On 24th February Ukraine and Moldova disconnected their countries from the Russian electricity network for a planned 72-hour test to see if their electricity networks could operate independently. On the same day Russia invaded Ukraine. This meant the planned reconnection to the Russian grid did not happen. Since then Russian forces have been attacking power stations and other infrastructure. However, to date, the electricity network has continued to function and supply electricity reliably.
Figure 1: Nuclear Power Plant in Ukraine. 
Connecting Ukraine to European Grid
The Ukrainian electricity system was operating successfully in “Island Mode” – disconnected from both the Russian and European electricity systems. After the Russian invasion Ukraine and Moldova requested that their networks be connected to the European electricity network. This emergency connection was agreed and on the 16th March they were connected to the European grid.
Moldova has land borders with Ukraine and Romania. It can only be synchronised with the Russian grid if Ukraine is synchronised with it. Hence Moldova’s requirement to connect to the European grid too. In normal times Ukraine is an exporter of electricity with most of its electricity coming from nuclear power.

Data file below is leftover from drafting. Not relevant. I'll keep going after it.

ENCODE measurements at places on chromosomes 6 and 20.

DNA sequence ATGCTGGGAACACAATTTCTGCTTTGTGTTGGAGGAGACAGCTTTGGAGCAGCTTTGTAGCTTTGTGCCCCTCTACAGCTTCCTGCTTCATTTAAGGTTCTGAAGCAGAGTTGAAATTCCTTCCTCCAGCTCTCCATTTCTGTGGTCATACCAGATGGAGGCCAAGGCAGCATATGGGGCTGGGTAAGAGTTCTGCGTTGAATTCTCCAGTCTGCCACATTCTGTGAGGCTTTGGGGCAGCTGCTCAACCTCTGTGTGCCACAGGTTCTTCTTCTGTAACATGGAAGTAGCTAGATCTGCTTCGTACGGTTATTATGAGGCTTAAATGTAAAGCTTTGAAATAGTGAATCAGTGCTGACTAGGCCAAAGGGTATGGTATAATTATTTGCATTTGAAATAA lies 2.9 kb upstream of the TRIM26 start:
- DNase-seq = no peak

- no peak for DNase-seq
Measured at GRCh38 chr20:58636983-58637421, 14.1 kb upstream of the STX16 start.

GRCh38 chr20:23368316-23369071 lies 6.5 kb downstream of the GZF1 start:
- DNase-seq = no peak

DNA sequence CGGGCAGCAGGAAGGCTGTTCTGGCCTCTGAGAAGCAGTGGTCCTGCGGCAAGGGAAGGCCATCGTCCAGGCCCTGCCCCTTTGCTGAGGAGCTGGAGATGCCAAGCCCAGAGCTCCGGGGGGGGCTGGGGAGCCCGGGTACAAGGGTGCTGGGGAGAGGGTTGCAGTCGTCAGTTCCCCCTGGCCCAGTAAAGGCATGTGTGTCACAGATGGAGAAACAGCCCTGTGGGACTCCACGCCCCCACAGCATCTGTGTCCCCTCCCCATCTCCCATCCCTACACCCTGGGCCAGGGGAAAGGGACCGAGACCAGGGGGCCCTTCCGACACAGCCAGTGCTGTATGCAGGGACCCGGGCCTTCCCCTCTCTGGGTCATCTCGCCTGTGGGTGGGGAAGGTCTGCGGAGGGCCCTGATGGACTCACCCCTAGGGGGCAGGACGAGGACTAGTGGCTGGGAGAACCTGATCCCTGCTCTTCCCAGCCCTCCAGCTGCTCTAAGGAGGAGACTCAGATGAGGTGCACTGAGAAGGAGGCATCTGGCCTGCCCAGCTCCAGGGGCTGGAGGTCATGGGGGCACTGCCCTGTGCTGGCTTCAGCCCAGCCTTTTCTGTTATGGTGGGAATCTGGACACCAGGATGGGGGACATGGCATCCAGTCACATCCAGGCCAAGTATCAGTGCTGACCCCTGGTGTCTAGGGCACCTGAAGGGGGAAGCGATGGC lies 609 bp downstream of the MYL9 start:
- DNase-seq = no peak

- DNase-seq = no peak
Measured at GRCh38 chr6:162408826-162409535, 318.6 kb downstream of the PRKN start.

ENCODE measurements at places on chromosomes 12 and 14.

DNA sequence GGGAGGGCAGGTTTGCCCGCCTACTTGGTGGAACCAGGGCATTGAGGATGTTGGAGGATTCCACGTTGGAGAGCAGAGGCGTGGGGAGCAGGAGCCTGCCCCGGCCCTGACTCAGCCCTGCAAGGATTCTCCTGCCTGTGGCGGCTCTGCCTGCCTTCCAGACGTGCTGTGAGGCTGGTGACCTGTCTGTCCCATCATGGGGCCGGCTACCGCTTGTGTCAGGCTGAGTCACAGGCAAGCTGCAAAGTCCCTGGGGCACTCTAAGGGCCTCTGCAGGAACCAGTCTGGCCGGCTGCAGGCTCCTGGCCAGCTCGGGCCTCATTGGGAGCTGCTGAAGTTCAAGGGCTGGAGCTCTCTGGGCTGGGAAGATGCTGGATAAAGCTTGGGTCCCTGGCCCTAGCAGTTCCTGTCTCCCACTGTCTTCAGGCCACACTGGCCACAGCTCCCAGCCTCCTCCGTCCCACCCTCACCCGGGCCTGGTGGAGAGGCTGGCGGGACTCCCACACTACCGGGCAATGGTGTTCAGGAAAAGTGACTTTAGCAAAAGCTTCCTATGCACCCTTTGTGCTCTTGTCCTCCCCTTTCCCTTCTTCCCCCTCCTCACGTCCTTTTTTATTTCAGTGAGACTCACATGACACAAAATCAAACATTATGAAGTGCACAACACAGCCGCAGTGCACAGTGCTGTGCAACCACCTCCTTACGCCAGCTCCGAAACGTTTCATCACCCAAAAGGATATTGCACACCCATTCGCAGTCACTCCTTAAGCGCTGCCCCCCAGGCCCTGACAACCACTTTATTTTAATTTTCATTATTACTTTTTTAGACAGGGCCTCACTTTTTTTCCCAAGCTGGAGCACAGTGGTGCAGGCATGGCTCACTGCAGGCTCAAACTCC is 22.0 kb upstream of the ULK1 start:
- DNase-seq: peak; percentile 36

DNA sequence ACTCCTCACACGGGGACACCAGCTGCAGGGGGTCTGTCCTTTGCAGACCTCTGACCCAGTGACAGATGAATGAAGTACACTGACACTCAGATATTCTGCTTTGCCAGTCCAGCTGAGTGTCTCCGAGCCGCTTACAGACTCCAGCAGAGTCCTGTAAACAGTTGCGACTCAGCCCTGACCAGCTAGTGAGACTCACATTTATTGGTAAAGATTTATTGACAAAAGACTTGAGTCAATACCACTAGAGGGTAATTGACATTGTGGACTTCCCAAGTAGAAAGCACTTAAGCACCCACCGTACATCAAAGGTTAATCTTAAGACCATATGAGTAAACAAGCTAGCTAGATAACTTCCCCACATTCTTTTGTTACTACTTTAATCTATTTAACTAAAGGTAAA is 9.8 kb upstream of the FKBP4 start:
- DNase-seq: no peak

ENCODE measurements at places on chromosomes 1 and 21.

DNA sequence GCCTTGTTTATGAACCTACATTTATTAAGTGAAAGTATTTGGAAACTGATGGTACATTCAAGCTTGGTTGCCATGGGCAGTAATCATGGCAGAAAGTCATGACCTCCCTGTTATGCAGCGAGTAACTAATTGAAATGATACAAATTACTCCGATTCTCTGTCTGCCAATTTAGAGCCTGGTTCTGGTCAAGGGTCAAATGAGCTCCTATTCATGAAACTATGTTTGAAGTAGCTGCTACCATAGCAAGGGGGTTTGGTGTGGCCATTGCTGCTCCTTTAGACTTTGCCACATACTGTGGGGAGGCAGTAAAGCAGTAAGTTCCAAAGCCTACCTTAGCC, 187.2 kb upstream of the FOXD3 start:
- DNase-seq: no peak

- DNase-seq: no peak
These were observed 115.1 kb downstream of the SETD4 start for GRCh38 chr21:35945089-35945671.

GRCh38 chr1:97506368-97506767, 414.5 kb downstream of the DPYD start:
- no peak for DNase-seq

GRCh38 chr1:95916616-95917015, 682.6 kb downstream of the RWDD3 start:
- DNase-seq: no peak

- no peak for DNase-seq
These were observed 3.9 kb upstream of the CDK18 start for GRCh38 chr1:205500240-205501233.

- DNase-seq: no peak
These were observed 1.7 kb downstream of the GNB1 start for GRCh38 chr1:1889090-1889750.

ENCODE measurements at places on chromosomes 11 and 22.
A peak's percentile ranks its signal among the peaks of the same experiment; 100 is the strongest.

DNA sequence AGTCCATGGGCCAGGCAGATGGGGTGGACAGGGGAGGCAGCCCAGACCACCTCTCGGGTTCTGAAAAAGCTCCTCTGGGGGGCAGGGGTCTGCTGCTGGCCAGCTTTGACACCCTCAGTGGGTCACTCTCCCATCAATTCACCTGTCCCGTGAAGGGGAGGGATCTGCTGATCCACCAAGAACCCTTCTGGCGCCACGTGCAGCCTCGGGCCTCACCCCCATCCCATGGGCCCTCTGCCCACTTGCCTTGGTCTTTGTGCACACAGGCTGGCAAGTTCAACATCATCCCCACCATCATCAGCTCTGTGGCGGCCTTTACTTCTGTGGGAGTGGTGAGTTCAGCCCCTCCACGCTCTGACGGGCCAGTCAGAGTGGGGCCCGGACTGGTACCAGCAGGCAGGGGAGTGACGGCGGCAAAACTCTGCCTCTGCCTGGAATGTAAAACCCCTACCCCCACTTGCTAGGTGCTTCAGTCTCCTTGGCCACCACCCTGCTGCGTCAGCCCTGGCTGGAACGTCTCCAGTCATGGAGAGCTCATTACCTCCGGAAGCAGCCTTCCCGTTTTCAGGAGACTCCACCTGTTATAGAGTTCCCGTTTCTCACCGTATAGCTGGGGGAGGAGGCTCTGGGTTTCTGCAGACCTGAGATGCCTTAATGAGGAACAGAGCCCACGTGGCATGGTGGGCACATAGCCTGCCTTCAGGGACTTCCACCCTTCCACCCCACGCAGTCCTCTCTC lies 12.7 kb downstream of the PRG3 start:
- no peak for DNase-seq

The Importance of Robust Connections
There are understood to be three existing electrical connections between the Ukrainian and European grid via Slovakia, Hungary and Romania. These connections will help make the Ukrainian grid more stable but are not able to deliver substantial amounts of power. Capacity is around 2 Gigawatts.
Connection electricity grids together makes them more reliable as power variations on one system can be compensated for by power flows to and from neighbouring grids. Grid operators need to ensure that the systems they connect to are robust and reliable so as to ensure that overall reliability increases for all parties. The Ukrainian grid has proved to be particularly robust, given the challenges it has faced.
Ukraine was planning to join the European grid in 2023. The 72-hour disconnection test (from Russia) was part of its preparations to connect to the European grid. The decision to connect Ukraine and Moldova to this quickly is because of the urgent need to support Ukraine during the invasion.
About Pager Power
 Дьяков Владимир Леонидович (January 2006) on Wikicommons. Last accessed on 21st March 2022. Available at: https://en.wikipedia.org/wiki/Nuclear_power_in_Ukraine#/media/File:%D0%A0%D0%90%D0%AD%D0%A1._%D0%A3%D0%BA%D1%80%D0%B0%D0%B8%D0%BD%D0%B0.JPG